3 betty ming liu June 7, 2012 at 10:00 pm

Well, Akiyo, you ave probably seen it all in your line of work. And I did indeed learn something about love from my friend’s story. Very sobering.

4 Toby June 7, 2012 at 10:02 pm

PS: Notarized copies are useless for probate unless they are originals, with original signatures – not photocopies

5 Ann June 8, 2012 at 4:49 pm

Insurance products are great for blended families. We took out a separate policy on my husband that would go directly to my stepdaughter in the event of his death. There my still be bad feelings as the younger kids we have together as a couple would reap a greater benefit when I die. However, this was the best way we could think of to be fair and definitely better than leaving her nothing.
A tough situation for your friend…. Wishing her peace.

6 betty ming liu June 8, 2012 at 10:18 pm

Toby, interesting! Your sons are all young men now, right? I’m wondering if you handled things different when they were younger. Kids don’t always want to hear about their parents’ mortality.

Ann, you’re presenting yet another idea that I never thought of. Very generous of you to share your personal experiences. I’ve gotta do some serious reflection on all this stuff. Thanks to you both!

7 Brian June 9, 2012 at 1:03 am

Betty,
I have several things to comment on. The first is equating love and money. Let’s see where should I start. Maybe with my day. Today and for the next eight weeks I am attending a financial planning course at the Veterans Administration. We are doing this instead of the normal therapy for PTSD. This course is taught by couple who are both CPA’s.Financial affairs are one of the biggest cause of conflict in marriage. It is also a difficult to talk about. Another thing that is difficult is making “End of life decisions” My first will and hard look at these issues where when I joined the U. S. Navy. There are many types of wills and trusts. In my case my will is actually a “Living will” which sets up a trust. I would recommend a trust over other options. If you are in the military or a Vet, this can be done my a Officer form the Judge Advocate General for free. Another end of life decision is whether you want then to try to keep you alive, or a DNR clause (Do not necessitate) This is another area where you are saving your loved ones from having to make a very hard decision. We went through that with my Grandfather on my mother’s side. My uncle didn’t want to let him go even though he would not have regained consciousness.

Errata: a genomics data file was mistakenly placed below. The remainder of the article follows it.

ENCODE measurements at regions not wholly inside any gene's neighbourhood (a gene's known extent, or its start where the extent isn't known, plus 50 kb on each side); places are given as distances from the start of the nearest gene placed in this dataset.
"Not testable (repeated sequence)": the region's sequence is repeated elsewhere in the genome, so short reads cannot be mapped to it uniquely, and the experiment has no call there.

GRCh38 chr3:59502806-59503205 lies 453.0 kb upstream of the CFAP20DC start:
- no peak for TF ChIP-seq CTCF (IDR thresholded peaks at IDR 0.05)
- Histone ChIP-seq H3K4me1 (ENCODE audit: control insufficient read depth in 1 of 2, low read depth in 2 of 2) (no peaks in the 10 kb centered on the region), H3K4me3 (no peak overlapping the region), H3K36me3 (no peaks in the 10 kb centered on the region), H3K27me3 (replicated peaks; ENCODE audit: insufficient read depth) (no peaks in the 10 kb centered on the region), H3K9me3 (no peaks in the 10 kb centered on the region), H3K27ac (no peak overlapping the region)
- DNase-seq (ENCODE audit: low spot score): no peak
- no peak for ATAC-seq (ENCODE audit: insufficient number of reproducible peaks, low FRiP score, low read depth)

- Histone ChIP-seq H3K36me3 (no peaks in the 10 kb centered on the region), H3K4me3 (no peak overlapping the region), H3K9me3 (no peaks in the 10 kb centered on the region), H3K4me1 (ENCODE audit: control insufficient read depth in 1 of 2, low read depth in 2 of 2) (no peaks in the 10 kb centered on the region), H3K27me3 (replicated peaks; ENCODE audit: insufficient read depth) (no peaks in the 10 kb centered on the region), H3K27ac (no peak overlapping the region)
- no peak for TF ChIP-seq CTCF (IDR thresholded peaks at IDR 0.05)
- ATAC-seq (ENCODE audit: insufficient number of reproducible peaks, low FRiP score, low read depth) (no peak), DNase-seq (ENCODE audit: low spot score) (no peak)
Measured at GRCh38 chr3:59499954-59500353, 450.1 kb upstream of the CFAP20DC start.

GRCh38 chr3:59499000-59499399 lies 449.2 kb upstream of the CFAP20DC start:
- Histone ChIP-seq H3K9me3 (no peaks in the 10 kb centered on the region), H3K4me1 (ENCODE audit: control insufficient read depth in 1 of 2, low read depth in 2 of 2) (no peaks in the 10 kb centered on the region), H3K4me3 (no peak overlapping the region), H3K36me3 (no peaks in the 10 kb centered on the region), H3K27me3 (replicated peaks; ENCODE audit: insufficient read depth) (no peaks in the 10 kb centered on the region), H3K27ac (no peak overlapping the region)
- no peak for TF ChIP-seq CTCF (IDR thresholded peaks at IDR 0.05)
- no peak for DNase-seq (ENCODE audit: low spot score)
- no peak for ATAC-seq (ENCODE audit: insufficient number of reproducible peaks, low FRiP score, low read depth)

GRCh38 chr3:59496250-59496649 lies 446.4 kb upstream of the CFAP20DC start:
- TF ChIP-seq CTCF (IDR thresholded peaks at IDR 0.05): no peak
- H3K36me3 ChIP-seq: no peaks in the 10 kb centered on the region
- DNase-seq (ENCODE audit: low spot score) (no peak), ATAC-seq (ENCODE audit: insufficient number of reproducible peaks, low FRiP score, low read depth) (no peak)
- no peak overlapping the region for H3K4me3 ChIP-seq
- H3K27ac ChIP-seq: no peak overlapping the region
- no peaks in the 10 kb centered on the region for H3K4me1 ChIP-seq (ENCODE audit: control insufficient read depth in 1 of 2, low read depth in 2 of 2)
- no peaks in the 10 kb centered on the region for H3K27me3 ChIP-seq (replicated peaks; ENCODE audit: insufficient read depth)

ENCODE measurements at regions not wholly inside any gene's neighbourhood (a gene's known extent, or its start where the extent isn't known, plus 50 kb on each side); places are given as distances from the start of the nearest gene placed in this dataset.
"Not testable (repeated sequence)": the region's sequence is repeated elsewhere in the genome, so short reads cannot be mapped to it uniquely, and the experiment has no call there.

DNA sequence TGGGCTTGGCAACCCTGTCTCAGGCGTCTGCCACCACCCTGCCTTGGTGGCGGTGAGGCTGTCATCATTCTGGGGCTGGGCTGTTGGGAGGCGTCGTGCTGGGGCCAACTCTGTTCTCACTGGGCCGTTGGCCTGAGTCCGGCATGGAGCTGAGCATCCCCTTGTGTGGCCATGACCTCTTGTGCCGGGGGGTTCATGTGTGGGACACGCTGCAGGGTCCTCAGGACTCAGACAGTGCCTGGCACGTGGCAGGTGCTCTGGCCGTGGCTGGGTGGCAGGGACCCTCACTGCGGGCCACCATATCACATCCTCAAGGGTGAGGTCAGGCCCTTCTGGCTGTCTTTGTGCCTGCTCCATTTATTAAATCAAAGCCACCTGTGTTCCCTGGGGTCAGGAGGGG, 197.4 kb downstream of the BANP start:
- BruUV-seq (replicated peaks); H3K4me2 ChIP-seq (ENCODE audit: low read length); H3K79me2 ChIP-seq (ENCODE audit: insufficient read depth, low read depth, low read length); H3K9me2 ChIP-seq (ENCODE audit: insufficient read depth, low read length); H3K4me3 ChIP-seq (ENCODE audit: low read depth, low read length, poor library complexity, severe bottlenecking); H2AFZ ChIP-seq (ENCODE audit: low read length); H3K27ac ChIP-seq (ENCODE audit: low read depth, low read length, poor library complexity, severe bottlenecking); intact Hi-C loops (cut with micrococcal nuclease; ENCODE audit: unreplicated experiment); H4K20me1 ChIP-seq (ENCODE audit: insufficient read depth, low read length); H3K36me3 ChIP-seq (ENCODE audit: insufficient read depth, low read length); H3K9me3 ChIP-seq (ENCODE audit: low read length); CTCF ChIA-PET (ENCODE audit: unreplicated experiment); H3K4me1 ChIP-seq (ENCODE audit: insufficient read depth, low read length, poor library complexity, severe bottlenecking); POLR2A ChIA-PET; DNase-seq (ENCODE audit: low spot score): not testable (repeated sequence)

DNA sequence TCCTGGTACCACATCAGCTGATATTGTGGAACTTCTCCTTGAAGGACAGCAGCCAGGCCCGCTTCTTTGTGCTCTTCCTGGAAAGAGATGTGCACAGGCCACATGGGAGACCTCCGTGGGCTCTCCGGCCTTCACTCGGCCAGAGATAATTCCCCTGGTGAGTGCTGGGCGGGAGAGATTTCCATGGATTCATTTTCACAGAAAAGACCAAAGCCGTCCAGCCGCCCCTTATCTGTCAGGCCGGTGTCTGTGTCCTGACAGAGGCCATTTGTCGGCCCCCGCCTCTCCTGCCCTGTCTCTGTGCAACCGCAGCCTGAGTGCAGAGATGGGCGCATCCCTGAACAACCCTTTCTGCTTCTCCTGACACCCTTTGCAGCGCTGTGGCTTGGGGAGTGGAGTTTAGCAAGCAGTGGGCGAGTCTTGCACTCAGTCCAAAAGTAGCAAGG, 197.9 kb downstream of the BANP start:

There are a lot of families that end up squabbling and having hurt feelings over provisions. In some cases it is good NOT to let them know so the deceased (and others) can have some peace BEFORE they die!
My dad’s father had a trust with my dad as the executor. However they discovered that the trust had NEVER BEEN FUNDED! so we had to move the funds to the account before he died. He had time to have an interview with each child and grandchild, except for my son. Grand Pa Winn’s death was different than most I think. When he got cancer the second time I was with him/ The nurse came out, a bit alarmed, “I told he he had cancer and he was happy”, she said. I explained to her, he is 97 years old, he wants to die as he said “all my friends are dead”
It is so sad when people allow material things to obscure one of the most sacred events in life. In my own religion, we have the belief that the family unit is something that can continue beyond the grave. I wonder a little about your friend and the difference in perceptions of his net worth. I think there is a story there. This may have been a man who could have been generous to a flaw.
I have seen so real surprises at funerals. When my uncle died I met a woman told me “you could not stop me from coming, he helped me pass my High School Math classes”. My uncle was a severally disabled veteran and didn’t have any friends that I knew of.
My mom’s dad died when I was at sea. I have some of his mechanic tools I inherited but I inherited something much better than that. Grand pa was a mechanic during his life. He had his own business that succeeded and failed. His success came from being honest with his customers. His failure was doing things for credit because he want to help people out.However, his employer at the Cadillac dealership always took him back and even gave him raises so he would stay.